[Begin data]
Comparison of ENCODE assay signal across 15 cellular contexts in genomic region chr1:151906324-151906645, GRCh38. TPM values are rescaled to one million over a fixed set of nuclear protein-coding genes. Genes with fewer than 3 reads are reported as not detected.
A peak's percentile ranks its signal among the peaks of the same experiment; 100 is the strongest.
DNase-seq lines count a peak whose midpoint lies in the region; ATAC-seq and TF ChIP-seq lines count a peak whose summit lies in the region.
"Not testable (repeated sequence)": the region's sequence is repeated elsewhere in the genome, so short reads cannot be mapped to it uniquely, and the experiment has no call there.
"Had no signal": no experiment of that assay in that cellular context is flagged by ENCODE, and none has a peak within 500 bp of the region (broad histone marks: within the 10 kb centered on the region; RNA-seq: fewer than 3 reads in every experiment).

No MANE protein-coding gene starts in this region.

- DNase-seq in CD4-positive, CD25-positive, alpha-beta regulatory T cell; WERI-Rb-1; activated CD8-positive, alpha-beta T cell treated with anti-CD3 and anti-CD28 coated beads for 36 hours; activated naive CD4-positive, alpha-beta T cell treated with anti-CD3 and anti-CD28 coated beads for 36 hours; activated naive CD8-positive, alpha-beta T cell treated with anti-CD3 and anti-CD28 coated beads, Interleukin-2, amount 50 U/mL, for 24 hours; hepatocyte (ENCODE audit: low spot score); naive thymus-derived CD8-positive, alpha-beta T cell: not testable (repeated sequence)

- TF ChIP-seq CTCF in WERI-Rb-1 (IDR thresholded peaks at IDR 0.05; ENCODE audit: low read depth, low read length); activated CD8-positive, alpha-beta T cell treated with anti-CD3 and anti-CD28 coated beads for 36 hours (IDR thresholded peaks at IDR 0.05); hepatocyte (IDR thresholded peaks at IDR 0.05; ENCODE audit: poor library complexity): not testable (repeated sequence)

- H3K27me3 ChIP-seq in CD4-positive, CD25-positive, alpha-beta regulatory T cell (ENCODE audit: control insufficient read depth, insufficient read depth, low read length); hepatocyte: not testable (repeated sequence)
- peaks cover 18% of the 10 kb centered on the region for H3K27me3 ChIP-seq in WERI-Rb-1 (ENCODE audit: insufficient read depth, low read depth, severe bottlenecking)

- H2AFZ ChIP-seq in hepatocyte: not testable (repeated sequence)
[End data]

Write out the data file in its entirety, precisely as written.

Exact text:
Comparison of ENCODE assay signal across 15 cellular contexts in genomic region chr1:151906324-151906645, GRCh38. TPM values are rescaled to one million over a fixed set of nuclear protein-coding genes. Genes with fewer than 3 reads are reported as not detected.
A peak's percentile ranks its signal among the peaks of the same experiment; 100 is the strongest.
DNase-seq lines count a peak whose midpoint lies in the region; ATAC-seq and TF ChIP-seq lines count a peak whose summit lies in the region.
"Not testable (repeated sequence)": the region's sequence is repeated elsewhere in the genome, so short reads cannot be mapped to it uniquely, and the experiment has no call there.
"Had no signal": no experiment of that assay in that cellular context is flagged by ENCODE, and none has a peak within 500 bp of the region (broad histone marks: within the 10 kb centered on the region; RNA-seq: fewer than 3 reads in every experiment).

No MANE protein-coding gene starts in this region.

- DNase-seq in CD4-positive, CD25-positive, alpha-beta regulatory T cell; WERI-Rb-1; activated CD8-positive, alpha-beta T cell treated with anti-CD3 and anti-CD28 coated beads for 36 hours; activated naive CD4-positive, alpha-beta T cell treated with anti-CD3 and anti-CD28 coated beads for 36 hours; activated naive CD8-positive, alpha-beta T cell treated with anti-CD3 and anti-CD28 coated beads, Interleukin-2, amount 50 U/mL, for 24 hours; hepatocyte (ENCODE audit: low spot score); naive thymus-derived CD8-positive, alpha-beta T cell: not testable (repeated sequence)

- TF ChIP-seq CTCF in WERI-Rb-1 (IDR thresholded peaks at IDR 0.05; ENCODE audit: low read depth, low read length); activated CD8-positive, alpha-beta T cell treated with anti-CD3 and anti-CD28 coated beads for 36 hours (IDR thresholded peaks at IDR 0.05); hepatocyte (IDR thresholded peaks at IDR 0.05; ENCODE audit: poor library complexity): not testable (repeated sequence)

- H3K27me3 ChIP-seq in CD4-positive, CD25-positive, alpha-beta regulatory T cell (ENCODE audit: control insufficient read depth, insufficient read depth, low read length); hepatocyte: not testable (repeated sequence)
- peaks cover 18% of the 10 kb centered on the region for H3K27me3 ChIP-seq in WERI-Rb-1 (ENCODE audit: insufficient read depth, low read depth, severe bottlenecking)

- H2AFZ ChIP-seq in hepatocyte: not testable (repeated sequence)